What is Post Traumatic Stress Disorder? (PTSD)
Years ago it was referred to as shell shock or battle fatigue syndrome…PTSD is a serious condition that can develop after a person has experienced or witnessed a traumatic/terrifying event in which serious physical harm occurred or was threatened. PTSD is a lasting consequence of traumatic ordeals that cause intense fear, helplessness, or horror, such as a sexual or physical assault, the unexpected death of a loved one, an accident, war, or natural disaster. PTSD or other psychological injury after a workplace trauma occurs in 15 to 25 per cent of all emergency workers. Family members can also develop PTSD and vicarious trauma. Often people who experience a traumatic event will have reactions that may include shock, anger, nervousness, fear, and even guilt. These reactions are common; and for most people, they go away over time. For a person with PTSD, however, these feelings continue and even increase, becoming so strong that they keep the person from living a normal life. People with PTSD have symptoms for longer than one month and cannot function as well as before the event occurred.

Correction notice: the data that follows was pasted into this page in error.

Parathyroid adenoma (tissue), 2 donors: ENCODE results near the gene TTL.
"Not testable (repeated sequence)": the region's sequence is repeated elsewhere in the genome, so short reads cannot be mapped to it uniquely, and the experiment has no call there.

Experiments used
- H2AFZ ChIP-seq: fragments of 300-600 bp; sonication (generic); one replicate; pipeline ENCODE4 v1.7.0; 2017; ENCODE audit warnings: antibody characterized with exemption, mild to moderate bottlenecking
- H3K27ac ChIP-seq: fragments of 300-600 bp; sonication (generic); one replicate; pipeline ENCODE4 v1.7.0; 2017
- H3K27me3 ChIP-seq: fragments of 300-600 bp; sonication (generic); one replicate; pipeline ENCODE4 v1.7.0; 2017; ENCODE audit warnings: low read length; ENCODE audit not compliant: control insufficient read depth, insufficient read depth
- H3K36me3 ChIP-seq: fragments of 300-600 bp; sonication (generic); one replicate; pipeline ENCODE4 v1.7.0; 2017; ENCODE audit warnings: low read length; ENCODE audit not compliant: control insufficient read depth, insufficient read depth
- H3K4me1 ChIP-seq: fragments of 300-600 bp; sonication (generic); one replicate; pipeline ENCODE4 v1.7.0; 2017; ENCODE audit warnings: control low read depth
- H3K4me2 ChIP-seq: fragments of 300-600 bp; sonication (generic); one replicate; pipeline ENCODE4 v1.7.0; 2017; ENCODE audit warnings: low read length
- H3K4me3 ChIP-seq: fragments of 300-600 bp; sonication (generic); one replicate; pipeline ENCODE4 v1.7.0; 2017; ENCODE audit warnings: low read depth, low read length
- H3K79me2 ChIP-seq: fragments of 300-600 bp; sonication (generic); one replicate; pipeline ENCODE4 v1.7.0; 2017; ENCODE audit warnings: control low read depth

The above excerpt is from the website for “I Run and Rock” (http://www.irunandrock.ca/#!what-is-this/cjg9), an annual marathon to help raise awareness for PTSD and support for first responders. This peer driven event is organized by volunteers from various emergency services, military and medical personnel that are passionate and driven to raise awareness and reduce the stigma associated with mental health issues within the emergency responder communities. Visit the website to learn more: http://www.irunandrock.ca/#!resources/co2z